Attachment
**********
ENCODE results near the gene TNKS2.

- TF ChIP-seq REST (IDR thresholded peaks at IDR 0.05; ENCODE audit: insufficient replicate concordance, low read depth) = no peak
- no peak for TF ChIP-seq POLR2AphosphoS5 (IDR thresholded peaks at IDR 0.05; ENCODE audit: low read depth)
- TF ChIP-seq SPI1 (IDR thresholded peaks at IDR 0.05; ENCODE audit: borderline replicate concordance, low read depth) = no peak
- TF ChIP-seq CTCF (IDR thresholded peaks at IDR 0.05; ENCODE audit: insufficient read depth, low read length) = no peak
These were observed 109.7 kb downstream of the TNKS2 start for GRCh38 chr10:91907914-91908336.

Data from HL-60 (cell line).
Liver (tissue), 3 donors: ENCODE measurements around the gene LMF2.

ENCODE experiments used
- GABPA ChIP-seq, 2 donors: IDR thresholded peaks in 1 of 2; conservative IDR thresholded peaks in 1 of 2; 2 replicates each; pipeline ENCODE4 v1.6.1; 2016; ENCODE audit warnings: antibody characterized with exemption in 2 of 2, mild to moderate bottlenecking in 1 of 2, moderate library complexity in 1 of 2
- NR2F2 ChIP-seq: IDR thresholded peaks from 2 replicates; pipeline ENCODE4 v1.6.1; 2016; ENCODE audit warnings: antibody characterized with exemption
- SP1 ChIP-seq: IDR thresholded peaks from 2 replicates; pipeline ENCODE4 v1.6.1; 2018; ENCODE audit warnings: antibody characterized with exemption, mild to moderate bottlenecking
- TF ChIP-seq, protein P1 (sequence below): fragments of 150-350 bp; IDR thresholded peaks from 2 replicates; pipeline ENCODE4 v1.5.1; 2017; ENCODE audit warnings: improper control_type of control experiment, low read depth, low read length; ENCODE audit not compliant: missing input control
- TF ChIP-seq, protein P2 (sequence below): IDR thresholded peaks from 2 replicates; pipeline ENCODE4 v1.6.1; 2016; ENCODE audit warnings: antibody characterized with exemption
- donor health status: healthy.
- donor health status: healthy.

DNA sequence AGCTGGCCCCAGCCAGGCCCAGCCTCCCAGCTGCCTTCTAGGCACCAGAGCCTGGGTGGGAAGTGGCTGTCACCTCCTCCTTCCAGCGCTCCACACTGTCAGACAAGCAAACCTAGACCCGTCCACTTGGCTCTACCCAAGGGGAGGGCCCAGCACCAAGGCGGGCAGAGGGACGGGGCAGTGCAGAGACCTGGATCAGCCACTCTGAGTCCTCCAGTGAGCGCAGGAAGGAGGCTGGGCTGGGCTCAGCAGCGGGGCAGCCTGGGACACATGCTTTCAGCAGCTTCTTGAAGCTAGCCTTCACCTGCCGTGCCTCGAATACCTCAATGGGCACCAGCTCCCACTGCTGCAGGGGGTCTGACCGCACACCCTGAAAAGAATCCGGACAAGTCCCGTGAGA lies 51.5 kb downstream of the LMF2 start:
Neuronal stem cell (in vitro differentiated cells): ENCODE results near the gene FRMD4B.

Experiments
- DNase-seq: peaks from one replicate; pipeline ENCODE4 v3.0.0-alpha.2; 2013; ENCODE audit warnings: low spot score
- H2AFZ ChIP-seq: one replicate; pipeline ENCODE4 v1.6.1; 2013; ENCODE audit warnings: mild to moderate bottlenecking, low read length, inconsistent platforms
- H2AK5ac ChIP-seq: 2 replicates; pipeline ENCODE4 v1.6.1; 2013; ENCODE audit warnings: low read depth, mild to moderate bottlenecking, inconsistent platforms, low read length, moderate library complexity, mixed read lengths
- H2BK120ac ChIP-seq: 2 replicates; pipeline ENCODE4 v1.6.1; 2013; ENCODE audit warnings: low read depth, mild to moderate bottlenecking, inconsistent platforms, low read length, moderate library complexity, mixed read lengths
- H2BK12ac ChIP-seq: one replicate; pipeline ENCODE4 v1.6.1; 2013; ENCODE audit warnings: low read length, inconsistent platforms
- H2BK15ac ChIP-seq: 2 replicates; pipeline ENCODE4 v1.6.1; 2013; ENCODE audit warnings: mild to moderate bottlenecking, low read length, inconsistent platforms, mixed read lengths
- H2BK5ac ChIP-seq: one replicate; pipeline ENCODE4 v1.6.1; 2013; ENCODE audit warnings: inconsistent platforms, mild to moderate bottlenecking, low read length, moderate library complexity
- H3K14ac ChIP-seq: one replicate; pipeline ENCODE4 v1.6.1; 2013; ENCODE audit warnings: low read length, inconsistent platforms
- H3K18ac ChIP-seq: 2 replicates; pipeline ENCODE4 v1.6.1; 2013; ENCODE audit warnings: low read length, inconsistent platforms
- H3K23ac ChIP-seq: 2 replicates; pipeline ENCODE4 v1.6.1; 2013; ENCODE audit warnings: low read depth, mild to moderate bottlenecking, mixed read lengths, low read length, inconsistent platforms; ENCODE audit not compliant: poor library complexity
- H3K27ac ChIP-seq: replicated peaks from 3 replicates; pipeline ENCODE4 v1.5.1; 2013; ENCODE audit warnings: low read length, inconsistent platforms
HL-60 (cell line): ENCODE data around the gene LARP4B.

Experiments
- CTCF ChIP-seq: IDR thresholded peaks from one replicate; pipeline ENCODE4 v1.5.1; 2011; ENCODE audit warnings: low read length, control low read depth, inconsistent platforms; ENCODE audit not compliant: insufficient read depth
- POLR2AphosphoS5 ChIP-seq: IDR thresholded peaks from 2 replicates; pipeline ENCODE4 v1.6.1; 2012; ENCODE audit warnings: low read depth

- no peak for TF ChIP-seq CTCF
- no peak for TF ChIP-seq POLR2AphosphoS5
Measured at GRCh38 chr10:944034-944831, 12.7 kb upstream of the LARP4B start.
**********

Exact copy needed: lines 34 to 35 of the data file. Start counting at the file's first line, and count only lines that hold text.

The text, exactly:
- POLR2AphosphoS5 ChIP-seq: IDR thresholded peaks from 2 replicates; pipeline ENCODE4 v1.6.1; 2012; ENCODE audit warnings: low read depth

- no peak for TF ChIP-seq CTCF